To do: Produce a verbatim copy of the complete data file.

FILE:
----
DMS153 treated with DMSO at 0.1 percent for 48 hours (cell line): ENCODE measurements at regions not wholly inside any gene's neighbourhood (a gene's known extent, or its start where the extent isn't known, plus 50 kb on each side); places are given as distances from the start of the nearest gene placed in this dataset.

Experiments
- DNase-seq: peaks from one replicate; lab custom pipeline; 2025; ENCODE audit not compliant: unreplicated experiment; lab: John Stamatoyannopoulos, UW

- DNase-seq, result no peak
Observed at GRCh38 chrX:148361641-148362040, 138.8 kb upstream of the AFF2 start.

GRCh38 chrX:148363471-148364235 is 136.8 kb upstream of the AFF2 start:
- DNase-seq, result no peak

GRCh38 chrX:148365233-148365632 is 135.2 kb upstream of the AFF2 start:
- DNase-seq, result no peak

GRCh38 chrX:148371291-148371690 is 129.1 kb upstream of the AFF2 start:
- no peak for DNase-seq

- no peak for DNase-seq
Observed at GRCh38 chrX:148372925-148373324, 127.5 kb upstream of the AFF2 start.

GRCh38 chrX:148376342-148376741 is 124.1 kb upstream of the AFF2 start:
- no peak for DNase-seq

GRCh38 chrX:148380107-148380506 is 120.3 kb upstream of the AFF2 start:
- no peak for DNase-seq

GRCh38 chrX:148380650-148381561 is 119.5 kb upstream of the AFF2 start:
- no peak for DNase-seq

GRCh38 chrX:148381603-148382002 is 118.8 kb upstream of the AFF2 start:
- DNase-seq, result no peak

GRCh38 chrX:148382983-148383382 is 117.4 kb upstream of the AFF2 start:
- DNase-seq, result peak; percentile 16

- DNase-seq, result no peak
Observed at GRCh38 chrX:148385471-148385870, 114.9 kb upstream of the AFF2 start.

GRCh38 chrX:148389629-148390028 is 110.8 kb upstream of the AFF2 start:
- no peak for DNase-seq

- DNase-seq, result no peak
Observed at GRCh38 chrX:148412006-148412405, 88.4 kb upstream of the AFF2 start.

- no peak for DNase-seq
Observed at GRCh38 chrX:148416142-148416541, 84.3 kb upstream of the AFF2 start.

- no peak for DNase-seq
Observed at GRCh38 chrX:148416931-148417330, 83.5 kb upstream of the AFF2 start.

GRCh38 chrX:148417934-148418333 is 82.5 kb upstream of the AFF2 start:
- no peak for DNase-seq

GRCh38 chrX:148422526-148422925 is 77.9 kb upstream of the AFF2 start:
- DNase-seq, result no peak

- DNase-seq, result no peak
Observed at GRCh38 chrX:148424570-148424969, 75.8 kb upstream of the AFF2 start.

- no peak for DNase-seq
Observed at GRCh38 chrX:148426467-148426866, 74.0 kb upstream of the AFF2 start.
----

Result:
DMS153 treated with DMSO at 0.1 percent for 48 hours (cell line): ENCODE measurements at regions not wholly inside any gene's neighbourhood (a gene's known extent, or its start where the extent isn't known, plus 50 kb on each side); places are given as distances from the start of the nearest gene placed in this dataset.

Experiments
- DNase-seq: peaks from one replicate; lab custom pipeline; 2025; ENCODE audit not compliant: unreplicated experiment; lab: John Stamatoyannopoulos, UW

- DNase-seq, result no peak
Observed at GRCh38 chrX:148361641-148362040, 138.8 kb upstream of the AFF2 start.

GRCh38 chrX:148363471-148364235 is 136.8 kb upstream of the AFF2 start:
- DNase-seq, result no peak

GRCh38 chrX:148365233-148365632 is 135.2 kb upstream of the AFF2 start:
- DNase-seq, result no peak

GRCh38 chrX:148371291-148371690 is 129.1 kb upstream of the AFF2 start:
- no peak for DNase-seq

- no peak for DNase-seq
Observed at GRCh38 chrX:148372925-148373324, 127.5 kb upstream of the AFF2 start.

GRCh38 chrX:148376342-148376741 is 124.1 kb upstream of the AFF2 start:
- no peak for DNase-seq

GRCh38 chrX:148380107-148380506 is 120.3 kb upstream of the AFF2 start:
- no peak for DNase-seq

GRCh38 chrX:148380650-148381561 is 119.5 kb upstream of the AFF2 start:
- no peak for DNase-seq

GRCh38 chrX:148381603-148382002 is 118.8 kb upstream of the AFF2 start:
- DNase-seq, result no peak

GRCh38 chrX:148382983-148383382 is 117.4 kb upstream of the AFF2 start:
- DNase-seq, result peak; percentile 16

- DNase-seq, result no peak
Observed at GRCh38 chrX:148385471-148385870, 114.9 kb upstream of the AFF2 start.

GRCh38 chrX:148389629-148390028 is 110.8 kb upstream of the AFF2 start:
- no peak for DNase-seq

- DNase-seq, result no peak
Observed at GRCh38 chrX:148412006-148412405, 88.4 kb upstream of the AFF2 start.

- no peak for DNase-seq
Observed at GRCh38 chrX:148416142-148416541, 84.3 kb upstream of the AFF2 start.

- no peak for DNase-seq
Observed at GRCh38 chrX:148416931-148417330, 83.5 kb upstream of the AFF2 start.

GRCh38 chrX:148417934-148418333 is 82.5 kb upstream of the AFF2 start:
- no peak for DNase-seq

GRCh38 chrX:148422526-148422925 is 77.9 kb upstream of the AFF2 start:
- DNase-seq, result no peak

- DNase-seq, result no peak
Observed at GRCh38 chrX:148424570-148424969, 75.8 kb upstream of the AFF2 start.

- no peak for DNase-seq
Observed at GRCh38 chrX:148426467-148426866, 74.0 kb upstream of the AFF2 start.